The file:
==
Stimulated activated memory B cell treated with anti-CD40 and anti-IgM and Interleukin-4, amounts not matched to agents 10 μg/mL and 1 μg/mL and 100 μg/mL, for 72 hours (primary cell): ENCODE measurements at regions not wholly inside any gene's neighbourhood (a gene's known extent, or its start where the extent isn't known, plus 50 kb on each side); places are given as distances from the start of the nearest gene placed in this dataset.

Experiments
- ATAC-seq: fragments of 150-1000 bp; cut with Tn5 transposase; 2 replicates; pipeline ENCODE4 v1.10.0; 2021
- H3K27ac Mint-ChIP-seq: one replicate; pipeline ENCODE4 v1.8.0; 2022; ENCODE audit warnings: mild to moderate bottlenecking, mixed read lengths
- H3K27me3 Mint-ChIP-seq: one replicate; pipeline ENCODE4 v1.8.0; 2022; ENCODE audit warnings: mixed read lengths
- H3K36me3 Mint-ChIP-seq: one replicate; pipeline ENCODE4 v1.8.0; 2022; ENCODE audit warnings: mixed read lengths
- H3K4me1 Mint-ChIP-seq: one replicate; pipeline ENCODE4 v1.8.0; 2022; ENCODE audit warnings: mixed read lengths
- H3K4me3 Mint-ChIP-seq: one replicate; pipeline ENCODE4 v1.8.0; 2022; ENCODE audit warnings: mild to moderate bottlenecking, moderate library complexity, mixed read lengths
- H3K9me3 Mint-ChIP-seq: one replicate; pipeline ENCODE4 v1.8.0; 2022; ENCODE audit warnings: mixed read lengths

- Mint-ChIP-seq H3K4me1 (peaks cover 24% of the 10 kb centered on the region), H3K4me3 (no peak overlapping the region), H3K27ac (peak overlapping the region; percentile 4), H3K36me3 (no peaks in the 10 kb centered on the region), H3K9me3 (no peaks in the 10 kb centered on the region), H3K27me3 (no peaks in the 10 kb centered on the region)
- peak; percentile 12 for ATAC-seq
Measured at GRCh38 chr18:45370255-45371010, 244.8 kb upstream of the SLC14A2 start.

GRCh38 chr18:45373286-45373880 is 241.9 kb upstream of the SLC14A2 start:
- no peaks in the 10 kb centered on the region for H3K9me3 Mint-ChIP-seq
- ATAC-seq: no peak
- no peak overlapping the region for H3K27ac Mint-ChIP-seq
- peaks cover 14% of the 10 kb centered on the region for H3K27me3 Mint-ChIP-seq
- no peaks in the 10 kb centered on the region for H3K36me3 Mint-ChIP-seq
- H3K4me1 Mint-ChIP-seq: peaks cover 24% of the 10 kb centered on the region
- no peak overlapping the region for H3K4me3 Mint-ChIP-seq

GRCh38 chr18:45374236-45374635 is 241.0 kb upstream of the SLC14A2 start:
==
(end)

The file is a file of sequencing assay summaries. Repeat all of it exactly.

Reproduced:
Stimulated activated memory B cell treated with anti-CD40 and anti-IgM and Interleukin-4, amounts not matched to agents 10 μg/mL and 1 μg/mL and 100 μg/mL, for 72 hours (primary cell): ENCODE measurements at regions not wholly inside any gene's neighbourhood (a gene's known extent, or its start where the extent isn't known, plus 50 kb on each side); places are given as distances from the start of the nearest gene placed in this dataset.

Experiments
- ATAC-seq: fragments of 150-1000 bp; cut with Tn5 transposase; 2 replicates; pipeline ENCODE4 v1.10.0; 2021
- H3K27ac Mint-ChIP-seq: one replicate; pipeline ENCODE4 v1.8.0; 2022; ENCODE audit warnings: mild to moderate bottlenecking, mixed read lengths
- H3K27me3 Mint-ChIP-seq: one replicate; pipeline ENCODE4 v1.8.0; 2022; ENCODE audit warnings: mixed read lengths
- H3K36me3 Mint-ChIP-seq: one replicate; pipeline ENCODE4 v1.8.0; 2022; ENCODE audit warnings: mixed read lengths
- H3K4me1 Mint-ChIP-seq: one replicate; pipeline ENCODE4 v1.8.0; 2022; ENCODE audit warnings: mixed read lengths
- H3K4me3 Mint-ChIP-seq: one replicate; pipeline ENCODE4 v1.8.0; 2022; ENCODE audit warnings: mild to moderate bottlenecking, moderate library complexity, mixed read lengths
- H3K9me3 Mint-ChIP-seq: one replicate; pipeline ENCODE4 v1.8.0; 2022; ENCODE audit warnings: mixed read lengths

- Mint-ChIP-seq H3K4me1 (peaks cover 24% of the 10 kb centered on the region), H3K4me3 (no peak overlapping the region), H3K27ac (peak overlapping the region; percentile 4), H3K36me3 (no peaks in the 10 kb centered on the region), H3K9me3 (no peaks in the 10 kb centered on the region), H3K27me3 (no peaks in the 10 kb centered on the region)
- peak; percentile 12 for ATAC-seq
Measured at GRCh38 chr18:45370255-45371010, 244.8 kb upstream of the SLC14A2 start.

GRCh38 chr18:45373286-45373880 is 241.9 kb upstream of the SLC14A2 start:
- no peaks in the 10 kb centered on the region for H3K9me3 Mint-ChIP-seq
- ATAC-seq: no peak
- no peak overlapping the region for H3K27ac Mint-ChIP-seq
- peaks cover 14% of the 10 kb centered on the region for H3K27me3 Mint-ChIP-seq
- no peaks in the 10 kb centered on the region for H3K36me3 Mint-ChIP-seq
- H3K4me1 Mint-ChIP-seq: peaks cover 24% of the 10 kb centered on the region
- no peak overlapping the region for H3K4me3 Mint-ChIP-seq

GRCh38 chr18:45374236-45374635 is 241.0 kb upstream of the SLC14A2 start: